Anti-Semitic incidents in New England are up more than 100% this year, according to numbers released this week by the Anti-Defamation League.
In 2015, an average of five such incidents occurred each month, while so far this year, there have been over 10 each month. The increase is "fueled by vandalism, harassment, and other acts at schools and colleges," reports the Boston Globe.
“Clearly, people are acting out on some long-held stereotypes and hatred toward Jews," said Robert Trestan, director of the New England Regional Office of the ADL, "and it’s designed to send a message of intimidation. We’re increasingly living in an environment where incivility is becoming common and accepted practice.”
In April, Newton's Mayor Setti Warren called a public forum to discuss ways to respond to the rising anti-Semitism in the city – though he did not use that term in his advance letter to residents about the forum. Despite this, most of the discussion at the forum did, in fact, center around the growing anti-Semitism in Newton, and particularly in its schools.
Of the 56 incidents so far this year, the vast majority, 47, occurred in Massachusetts. Half of these occurred at public and private schools and college campuses.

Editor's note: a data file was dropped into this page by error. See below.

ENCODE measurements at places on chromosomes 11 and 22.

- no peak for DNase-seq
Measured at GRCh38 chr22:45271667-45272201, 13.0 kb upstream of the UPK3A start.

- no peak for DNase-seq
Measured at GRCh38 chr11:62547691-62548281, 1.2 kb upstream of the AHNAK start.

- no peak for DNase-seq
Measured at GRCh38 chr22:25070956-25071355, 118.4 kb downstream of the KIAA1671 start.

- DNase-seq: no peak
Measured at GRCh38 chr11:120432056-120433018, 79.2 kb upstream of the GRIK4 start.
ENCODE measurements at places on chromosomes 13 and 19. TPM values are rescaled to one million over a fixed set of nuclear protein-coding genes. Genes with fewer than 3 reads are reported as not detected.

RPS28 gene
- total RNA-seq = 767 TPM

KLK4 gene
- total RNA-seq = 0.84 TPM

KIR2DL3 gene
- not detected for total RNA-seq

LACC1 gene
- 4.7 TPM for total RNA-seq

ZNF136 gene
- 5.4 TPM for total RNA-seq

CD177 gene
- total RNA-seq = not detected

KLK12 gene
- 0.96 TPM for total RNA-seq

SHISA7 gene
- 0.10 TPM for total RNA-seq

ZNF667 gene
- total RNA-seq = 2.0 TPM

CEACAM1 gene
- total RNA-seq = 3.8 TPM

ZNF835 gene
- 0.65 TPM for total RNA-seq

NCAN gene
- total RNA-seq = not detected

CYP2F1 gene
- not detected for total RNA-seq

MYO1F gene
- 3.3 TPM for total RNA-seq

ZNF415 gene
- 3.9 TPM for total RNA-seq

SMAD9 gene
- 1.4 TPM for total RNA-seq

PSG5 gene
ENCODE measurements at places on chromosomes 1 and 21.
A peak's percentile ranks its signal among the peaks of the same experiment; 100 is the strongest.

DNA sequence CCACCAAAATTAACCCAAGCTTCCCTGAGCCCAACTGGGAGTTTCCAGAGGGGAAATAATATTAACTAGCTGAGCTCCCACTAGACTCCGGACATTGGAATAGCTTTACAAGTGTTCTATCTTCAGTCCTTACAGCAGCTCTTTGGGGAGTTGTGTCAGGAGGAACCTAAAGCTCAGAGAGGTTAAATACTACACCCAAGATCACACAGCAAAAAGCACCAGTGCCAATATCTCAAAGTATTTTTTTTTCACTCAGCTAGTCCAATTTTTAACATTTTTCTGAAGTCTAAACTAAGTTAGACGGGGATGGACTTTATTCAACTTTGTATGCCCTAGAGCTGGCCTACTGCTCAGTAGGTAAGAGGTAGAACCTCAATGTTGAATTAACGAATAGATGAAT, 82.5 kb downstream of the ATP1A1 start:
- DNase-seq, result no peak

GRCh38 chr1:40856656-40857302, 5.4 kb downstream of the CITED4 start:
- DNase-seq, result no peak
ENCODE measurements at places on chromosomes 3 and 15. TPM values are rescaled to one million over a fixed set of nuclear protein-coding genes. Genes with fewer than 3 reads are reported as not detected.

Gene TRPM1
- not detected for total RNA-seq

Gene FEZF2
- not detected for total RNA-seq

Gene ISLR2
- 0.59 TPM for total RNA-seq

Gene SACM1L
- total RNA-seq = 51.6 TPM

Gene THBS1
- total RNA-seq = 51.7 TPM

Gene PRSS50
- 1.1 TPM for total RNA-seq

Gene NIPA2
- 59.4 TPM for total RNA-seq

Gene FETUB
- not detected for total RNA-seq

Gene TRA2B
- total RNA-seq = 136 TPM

Among this year's incidents:
- Catholic Memorial High School basketball fans taunted Newton students at a game with chants of “You killed Jesus.”
- Anti-Semitic graffiti and a swastika were scrawled at a Newton school yard.
- North of Boston, swastikas were painted in several places.
- Anti-Semitic fliers were sent to students at the University of Massachusetts Amherst and Northeastern University.
- Most famously, Tzipi Livni a former Foreign Minister of Israel, and currently a Member of Knesset, was jeered several weeks ago during a lecture at Harvard and called “smelly” by a student.
- Synagogues were defaced with a swastika (in Andover) and with a large dollar sign and the words “Merry Christmas” (in Beverly).
In an alarmingly related item, Jewish leaders view with various measures of concern the anti-Semitism seemingly present in presumptive Republican presidential nominee Donald Trump's campaign.